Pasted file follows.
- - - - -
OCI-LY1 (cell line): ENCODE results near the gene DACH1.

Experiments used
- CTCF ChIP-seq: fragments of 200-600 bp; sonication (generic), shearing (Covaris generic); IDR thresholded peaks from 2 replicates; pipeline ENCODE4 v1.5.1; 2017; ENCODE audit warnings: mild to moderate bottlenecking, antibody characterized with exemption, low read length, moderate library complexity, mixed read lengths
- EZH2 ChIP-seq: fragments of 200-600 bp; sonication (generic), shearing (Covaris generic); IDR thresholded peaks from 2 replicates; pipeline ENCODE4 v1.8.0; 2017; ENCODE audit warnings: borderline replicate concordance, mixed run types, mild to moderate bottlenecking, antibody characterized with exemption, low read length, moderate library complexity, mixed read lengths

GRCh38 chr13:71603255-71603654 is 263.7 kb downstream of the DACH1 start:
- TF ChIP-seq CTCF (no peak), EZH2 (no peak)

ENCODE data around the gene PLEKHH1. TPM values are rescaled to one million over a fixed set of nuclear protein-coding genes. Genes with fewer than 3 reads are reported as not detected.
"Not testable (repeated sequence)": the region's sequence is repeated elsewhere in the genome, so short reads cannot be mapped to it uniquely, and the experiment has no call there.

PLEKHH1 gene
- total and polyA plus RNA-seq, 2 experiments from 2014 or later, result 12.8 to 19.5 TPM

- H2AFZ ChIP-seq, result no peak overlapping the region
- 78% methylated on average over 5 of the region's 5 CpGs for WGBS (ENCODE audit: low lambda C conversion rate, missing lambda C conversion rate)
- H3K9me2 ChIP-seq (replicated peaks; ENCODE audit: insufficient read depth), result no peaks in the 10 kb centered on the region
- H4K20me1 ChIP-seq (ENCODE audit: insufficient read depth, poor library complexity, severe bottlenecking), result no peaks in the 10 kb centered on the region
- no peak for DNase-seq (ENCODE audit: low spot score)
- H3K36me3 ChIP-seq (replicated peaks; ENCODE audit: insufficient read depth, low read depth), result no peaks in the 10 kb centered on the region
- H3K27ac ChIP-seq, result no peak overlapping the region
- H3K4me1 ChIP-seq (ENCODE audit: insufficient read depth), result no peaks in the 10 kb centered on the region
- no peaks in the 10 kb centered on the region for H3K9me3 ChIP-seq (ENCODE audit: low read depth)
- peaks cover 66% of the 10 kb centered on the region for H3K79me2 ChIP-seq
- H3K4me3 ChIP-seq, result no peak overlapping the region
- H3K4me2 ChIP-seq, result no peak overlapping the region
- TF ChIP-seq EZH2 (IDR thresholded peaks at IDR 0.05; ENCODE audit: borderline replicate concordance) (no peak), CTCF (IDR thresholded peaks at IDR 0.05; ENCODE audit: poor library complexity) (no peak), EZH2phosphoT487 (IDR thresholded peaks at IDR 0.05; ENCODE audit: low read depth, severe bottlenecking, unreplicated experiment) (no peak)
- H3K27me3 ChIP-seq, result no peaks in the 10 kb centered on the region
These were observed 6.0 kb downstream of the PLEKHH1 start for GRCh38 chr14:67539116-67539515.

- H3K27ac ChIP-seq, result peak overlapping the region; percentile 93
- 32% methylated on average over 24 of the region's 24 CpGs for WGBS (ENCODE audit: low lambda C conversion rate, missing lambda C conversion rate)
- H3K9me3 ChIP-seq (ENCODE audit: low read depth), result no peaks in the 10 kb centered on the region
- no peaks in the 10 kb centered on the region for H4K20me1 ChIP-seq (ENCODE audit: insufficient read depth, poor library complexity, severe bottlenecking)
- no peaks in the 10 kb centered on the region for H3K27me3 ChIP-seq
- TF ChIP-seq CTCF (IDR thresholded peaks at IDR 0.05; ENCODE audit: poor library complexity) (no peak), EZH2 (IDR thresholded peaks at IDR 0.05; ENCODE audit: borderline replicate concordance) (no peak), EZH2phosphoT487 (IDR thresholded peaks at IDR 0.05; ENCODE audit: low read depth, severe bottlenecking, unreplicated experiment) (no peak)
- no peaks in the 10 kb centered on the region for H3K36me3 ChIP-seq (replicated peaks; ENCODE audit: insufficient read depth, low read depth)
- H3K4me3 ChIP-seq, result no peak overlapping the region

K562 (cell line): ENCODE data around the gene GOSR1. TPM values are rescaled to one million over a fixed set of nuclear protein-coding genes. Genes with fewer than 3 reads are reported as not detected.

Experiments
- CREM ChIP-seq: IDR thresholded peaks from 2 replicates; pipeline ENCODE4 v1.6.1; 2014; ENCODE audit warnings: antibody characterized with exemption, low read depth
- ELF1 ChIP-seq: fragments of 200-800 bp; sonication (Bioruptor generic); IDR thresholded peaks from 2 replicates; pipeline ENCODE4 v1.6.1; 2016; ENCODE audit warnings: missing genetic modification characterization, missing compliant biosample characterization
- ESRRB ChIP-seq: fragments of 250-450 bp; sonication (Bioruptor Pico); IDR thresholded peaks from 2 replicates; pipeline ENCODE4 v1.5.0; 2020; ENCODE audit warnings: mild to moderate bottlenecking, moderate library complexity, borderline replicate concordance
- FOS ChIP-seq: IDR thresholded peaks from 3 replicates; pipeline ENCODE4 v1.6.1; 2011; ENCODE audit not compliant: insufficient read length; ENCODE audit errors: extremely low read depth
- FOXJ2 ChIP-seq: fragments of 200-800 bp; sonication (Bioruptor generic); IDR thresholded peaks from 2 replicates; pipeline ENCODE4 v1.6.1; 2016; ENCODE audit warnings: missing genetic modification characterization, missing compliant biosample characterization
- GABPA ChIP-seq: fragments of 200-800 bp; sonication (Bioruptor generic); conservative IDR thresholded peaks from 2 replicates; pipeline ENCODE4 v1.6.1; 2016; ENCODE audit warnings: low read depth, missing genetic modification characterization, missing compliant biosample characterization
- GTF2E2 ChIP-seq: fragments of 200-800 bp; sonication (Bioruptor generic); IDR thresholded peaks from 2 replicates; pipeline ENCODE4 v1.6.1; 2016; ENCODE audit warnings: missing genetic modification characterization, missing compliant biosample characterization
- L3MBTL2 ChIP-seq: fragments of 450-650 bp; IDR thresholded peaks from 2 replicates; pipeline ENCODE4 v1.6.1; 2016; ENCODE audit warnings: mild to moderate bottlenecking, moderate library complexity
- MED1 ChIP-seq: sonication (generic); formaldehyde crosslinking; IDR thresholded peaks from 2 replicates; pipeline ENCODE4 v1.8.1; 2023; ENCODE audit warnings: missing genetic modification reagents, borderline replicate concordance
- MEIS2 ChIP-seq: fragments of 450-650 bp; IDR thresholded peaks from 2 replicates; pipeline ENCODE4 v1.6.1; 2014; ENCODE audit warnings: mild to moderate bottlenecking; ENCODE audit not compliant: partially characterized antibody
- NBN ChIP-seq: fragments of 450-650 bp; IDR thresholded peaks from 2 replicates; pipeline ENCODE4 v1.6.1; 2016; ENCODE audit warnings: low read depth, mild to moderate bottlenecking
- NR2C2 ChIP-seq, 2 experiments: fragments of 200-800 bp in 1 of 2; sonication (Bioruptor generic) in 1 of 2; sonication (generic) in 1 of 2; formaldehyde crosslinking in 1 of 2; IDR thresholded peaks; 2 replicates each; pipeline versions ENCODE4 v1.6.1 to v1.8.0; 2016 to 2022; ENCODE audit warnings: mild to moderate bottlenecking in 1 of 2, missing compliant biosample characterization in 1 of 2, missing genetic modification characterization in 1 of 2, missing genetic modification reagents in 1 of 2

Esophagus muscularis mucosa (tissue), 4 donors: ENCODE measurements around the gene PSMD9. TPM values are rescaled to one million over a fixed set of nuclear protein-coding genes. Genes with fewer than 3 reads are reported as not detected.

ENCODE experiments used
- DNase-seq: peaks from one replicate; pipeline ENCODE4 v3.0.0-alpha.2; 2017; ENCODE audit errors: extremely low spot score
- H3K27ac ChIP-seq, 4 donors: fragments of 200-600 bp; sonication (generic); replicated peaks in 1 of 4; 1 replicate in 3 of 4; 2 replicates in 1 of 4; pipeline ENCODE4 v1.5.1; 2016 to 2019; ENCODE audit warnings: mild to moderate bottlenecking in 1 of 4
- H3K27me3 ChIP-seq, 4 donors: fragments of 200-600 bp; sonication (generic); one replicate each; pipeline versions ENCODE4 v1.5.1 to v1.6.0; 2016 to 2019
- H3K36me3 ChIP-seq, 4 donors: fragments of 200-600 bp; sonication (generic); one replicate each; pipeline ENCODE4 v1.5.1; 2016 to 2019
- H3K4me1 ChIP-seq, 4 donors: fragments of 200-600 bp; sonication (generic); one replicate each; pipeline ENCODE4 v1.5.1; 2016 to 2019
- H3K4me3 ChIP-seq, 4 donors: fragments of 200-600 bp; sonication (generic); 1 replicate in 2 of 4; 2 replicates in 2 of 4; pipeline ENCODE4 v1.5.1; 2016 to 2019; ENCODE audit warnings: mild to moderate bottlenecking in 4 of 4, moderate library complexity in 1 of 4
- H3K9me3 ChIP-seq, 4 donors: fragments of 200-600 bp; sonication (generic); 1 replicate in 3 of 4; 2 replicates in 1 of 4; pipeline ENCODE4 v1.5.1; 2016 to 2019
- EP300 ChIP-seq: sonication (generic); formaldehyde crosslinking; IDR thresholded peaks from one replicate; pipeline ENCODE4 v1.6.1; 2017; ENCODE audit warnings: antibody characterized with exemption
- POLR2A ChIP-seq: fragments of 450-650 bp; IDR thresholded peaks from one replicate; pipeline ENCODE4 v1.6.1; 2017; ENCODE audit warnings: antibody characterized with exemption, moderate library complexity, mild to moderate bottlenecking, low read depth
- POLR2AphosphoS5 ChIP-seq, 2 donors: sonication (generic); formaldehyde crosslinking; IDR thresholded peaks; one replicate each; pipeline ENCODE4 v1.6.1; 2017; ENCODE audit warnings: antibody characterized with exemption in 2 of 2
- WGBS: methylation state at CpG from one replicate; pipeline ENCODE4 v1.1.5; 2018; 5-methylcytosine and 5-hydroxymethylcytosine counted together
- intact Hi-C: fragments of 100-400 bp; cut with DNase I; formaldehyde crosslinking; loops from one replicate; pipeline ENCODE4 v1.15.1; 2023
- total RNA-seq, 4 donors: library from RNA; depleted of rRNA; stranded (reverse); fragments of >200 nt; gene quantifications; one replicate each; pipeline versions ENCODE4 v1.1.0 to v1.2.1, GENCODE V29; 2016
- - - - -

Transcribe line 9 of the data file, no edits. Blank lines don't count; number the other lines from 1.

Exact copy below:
PLEKHH1 gene